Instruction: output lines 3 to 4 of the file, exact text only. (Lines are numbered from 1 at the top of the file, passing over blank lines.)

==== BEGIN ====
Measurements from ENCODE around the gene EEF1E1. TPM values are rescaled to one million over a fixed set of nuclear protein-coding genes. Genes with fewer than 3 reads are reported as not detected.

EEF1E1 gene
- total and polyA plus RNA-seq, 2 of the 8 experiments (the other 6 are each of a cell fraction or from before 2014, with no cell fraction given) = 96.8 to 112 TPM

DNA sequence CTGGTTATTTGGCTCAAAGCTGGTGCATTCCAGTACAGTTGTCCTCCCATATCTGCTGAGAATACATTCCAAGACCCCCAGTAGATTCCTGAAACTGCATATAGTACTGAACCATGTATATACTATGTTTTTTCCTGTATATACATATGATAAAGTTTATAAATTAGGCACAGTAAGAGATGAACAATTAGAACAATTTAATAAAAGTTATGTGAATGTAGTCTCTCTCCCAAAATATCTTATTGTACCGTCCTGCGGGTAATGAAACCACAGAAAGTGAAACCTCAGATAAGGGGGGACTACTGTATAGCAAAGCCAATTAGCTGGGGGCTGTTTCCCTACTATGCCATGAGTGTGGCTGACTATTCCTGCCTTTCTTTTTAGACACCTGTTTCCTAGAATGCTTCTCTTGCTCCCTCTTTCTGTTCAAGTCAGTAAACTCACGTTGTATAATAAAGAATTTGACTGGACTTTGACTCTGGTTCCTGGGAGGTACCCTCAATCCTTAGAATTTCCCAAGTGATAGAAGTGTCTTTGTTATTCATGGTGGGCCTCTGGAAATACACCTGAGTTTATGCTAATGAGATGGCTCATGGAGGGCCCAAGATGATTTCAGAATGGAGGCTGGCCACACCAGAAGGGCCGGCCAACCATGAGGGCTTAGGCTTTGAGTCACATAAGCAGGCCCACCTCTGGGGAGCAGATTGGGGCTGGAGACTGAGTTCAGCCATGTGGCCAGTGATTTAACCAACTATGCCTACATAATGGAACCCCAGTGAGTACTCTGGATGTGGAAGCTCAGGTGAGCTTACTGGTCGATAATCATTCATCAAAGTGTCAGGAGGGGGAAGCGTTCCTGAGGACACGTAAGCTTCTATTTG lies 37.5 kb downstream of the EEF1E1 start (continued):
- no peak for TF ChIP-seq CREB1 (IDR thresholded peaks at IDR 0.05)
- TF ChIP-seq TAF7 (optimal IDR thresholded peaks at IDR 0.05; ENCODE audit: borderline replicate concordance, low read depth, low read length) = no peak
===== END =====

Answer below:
- total and polyA plus RNA-seq, 2 of the 8 experiments (the other 6 are each of a cell fraction or from before 2014, with no cell fraction given) = 96.8 to 112 TPM

DNA sequence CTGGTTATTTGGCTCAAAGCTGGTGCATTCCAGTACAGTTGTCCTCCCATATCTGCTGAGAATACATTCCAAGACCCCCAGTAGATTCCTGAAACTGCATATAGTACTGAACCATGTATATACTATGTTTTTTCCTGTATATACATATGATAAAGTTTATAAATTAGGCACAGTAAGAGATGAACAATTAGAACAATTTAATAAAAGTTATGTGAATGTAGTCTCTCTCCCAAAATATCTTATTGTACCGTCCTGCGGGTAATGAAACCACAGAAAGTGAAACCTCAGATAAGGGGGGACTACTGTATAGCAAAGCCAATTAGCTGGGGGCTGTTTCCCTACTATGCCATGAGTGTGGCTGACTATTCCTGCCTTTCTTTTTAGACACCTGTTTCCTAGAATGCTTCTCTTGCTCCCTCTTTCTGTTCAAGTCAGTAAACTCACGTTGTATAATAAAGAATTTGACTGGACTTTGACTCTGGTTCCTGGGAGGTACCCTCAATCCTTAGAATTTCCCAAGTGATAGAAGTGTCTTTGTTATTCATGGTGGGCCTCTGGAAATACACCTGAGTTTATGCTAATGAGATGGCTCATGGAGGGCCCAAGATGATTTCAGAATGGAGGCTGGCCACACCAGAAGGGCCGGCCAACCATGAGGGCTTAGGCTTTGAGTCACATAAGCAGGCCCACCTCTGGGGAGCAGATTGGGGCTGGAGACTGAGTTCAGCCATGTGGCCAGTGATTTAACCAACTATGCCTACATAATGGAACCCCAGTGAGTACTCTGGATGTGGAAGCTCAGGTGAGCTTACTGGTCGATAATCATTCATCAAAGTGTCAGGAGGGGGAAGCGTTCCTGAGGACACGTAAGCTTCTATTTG lies 37.5 kb downstream of the EEF1E1 start (continued):